Last week, the 2017 graduating class of the MA in Interaction Design exhibited their final projects, alongside work by current students of the MA in Design: Expanded Practice.
Interaction Design graduates have reached the end of a 15-month programme, and their output reflects the diversity of their perspectives and approaches, with projects tackling topics as varied as redefining the limits of architecture, Saudi futurism, or measuring time through a drawing machine.
Meanwhile, the very first cohort of Expanded Practice students are responding to the Musée de Refusés brief, reinterpreting the museum to showcase objects and ideas rejected by traditional museum spaces. Students worked in groups and offered innovative interpretations, from investigating museum artefacts acquired through colonialism to proposing a museum space where touching the displays is encouraged.
Interviews with more details about the projects will be coming soon, so watch this space! Meanwhile, more photos from the exhibition can be found on our Facebook page.
Next week, the 2017 graduating class of the MA in Interaction Design, and current students of the MA in Design: Expanded Practice will exhibit their work in a joint show in the St James Hatcham gallery, MUTAGEN/Musée des Refusés.
Thursday, 14 December: 4-9 pm (private view)
Friday, 15 and Saturday, 16 December: 10 am- 6 pm
Mutagen is a set of projects from the fourth graduating cohort of MA Interaction Design at Goldsmiths. This diverse and inventive group have accomplished a huge amount during their 15 month programme, not least in the strategies they have developed to take on the demands of the courses they undertake. You will see how their graduating projects mix empirical and speculative approaches, while responding to human computer interaction, interaction design and co-design, and grappling with social theory. Come and see these projects, and speak to the people who have articulated individual and bold routes through the entanglements that characterise an expanded field of Interaction Design.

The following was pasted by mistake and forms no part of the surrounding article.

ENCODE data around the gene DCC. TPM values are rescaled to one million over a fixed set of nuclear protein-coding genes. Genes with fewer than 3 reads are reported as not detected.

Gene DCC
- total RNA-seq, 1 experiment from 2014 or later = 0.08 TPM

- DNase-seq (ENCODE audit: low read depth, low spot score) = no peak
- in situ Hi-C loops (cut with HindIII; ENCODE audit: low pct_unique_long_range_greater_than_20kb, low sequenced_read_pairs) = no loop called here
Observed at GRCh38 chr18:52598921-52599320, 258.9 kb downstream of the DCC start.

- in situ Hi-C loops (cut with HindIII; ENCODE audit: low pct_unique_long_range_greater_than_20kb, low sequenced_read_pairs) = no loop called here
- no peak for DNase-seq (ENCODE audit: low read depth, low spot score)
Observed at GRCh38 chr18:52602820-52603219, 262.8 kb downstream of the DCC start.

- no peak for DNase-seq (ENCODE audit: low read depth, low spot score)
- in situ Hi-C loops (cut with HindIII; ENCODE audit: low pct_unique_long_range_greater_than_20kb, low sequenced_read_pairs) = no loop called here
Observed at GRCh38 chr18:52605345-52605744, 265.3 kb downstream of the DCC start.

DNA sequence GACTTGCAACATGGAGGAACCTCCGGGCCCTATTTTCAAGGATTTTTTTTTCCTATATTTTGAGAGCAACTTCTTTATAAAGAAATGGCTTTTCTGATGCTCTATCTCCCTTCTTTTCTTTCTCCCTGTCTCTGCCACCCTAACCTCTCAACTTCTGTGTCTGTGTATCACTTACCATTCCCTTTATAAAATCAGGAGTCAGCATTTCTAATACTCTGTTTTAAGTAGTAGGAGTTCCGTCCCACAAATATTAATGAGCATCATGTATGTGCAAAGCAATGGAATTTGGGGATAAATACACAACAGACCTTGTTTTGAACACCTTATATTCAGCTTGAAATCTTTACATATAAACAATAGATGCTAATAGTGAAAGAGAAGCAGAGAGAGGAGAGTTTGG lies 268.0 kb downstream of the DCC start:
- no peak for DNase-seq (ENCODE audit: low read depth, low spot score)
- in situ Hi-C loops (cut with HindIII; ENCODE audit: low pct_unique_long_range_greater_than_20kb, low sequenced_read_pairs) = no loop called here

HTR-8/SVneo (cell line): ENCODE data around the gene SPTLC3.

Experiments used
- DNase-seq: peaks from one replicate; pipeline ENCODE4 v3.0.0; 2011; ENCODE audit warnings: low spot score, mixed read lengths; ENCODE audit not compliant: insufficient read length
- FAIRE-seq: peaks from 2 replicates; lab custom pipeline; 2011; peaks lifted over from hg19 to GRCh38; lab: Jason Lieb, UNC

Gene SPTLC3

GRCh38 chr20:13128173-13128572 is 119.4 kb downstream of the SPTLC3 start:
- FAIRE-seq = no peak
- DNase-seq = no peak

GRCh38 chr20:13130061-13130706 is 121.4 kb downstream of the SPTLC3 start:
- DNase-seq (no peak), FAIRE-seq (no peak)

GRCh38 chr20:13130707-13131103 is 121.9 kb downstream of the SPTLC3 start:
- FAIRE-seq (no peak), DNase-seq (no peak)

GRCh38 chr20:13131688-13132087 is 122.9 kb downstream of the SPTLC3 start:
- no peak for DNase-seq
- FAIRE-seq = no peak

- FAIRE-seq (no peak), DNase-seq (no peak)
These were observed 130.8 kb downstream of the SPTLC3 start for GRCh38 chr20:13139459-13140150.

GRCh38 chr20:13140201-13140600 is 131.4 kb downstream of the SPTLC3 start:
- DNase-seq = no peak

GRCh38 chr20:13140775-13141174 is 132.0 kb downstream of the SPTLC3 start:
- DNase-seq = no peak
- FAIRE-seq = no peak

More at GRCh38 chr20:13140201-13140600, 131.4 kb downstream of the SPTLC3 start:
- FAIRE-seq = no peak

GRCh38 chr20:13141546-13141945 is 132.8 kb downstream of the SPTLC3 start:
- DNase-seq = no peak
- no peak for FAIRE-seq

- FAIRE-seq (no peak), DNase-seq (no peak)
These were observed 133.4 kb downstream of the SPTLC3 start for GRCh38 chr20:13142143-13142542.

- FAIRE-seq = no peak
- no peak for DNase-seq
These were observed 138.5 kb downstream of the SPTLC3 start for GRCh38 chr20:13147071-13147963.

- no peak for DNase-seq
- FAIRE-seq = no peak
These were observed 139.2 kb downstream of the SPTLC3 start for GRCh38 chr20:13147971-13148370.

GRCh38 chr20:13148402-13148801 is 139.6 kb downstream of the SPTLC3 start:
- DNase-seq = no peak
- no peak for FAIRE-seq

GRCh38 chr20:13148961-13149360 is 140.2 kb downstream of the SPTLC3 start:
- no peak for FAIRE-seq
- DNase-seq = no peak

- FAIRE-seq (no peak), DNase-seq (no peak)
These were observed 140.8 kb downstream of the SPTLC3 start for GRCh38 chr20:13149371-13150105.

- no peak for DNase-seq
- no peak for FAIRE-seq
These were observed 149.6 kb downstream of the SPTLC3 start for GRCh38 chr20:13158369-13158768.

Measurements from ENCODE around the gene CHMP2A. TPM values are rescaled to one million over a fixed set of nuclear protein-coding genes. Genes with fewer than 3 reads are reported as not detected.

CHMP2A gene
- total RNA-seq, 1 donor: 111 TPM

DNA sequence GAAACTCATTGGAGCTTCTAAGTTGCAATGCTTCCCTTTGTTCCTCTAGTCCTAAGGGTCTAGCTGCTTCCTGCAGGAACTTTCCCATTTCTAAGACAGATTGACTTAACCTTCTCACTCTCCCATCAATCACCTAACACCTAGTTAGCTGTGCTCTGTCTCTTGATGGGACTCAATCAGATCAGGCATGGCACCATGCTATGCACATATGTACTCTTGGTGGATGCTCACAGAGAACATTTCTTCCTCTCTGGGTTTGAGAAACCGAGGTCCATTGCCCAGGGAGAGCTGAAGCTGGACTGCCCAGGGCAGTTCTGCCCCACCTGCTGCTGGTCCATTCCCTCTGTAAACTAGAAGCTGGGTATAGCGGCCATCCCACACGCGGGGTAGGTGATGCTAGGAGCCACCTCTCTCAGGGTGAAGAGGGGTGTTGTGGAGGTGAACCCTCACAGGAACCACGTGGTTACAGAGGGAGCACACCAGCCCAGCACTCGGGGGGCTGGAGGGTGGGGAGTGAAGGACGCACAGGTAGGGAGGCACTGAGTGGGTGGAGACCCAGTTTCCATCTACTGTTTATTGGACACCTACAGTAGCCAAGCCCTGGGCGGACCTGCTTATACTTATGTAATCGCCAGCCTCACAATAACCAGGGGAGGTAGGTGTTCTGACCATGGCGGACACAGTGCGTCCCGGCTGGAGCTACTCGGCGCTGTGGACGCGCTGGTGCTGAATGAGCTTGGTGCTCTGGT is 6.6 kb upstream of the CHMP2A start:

The Musée de Refusés (based on the Salon de Refusés) is a space in which what is rejected by museums, cultural institutions and/or by society as a whole may claim attention. There may be many reasons for the rejection; but essentially the ‘refused’ is not considered to be the sort of thing the museum or other cultural authorities are looking for. The Musée de Refusés contains the kind of things that are not of interest, concern or use to society … often times determined not to be in society’s ‘best’ interest.
Any rejection is inevitably reciprocally constituted; the thing rejected, in its very rejection, rejects the authority that rejects it. So when an ‘authority’ (a museum) with an encysted (insisted) ideology, through an instituted juridical process, refuses to embrace what a work is or does, the work, in turn rejects the regular expectations, systems of validation and ultimately, the constitution of that authority.
On 4 December, MA Interaction Design student Michael Mogensen will be part of a panel at the Corcoran School of Art & Design at the George Washington University in Washington DC called “Wisal, a Symposium on Cross-Cultural Collaboration”. Michael explains:
“I will present the collaboration between myself and Saudi artist Ahaad Alamoudi called “NIUN: Saudi Futures.” The project is supported by arts organisation Culturunners and funded by the King Abdulaziz Center for World Culture. The project consists of a film, an installation, and a series of events around our idea of one Saudi future; it responds in part to recent events in Saudi Arabia, as well as the distant past. The project is also my final project as part of the MA Interaction Design degree at Goldsmiths.”
This July, Michael Mogensen (MA Interaction Design 2017), Erica Jewell and Julie Parisi (MA Interaction Design 2016) designed and taught Make@MEET, a one day workshop in Jerusalem to Year 3 students from the Middle East Entrepreneurs of Tomorrow (MEET) programme. MEET brings together young Israeli and Palestinian leaders to create positive change through technology and entrepreneurship, in partnership with the Massachusetts Institute of Technology.
The summer intensive programme consists of an accelerator for four startups created by the participants. The Make@MEET workshop introduced them to tools to challenge their biases and assumptions, particularly around the user in the context of their startups, as well as to generate ideas and work through problems. The attendees were given a brief (“make someone’s life easier”) and then taken on field trips to observe and choose a subject, followed by rapid prototyping and presentation of their designs.
Images courtesy of Michael Mogensen and Erica Jewell; more photos can be found on Erica Jewell’s blog. Another workshop will be held in December.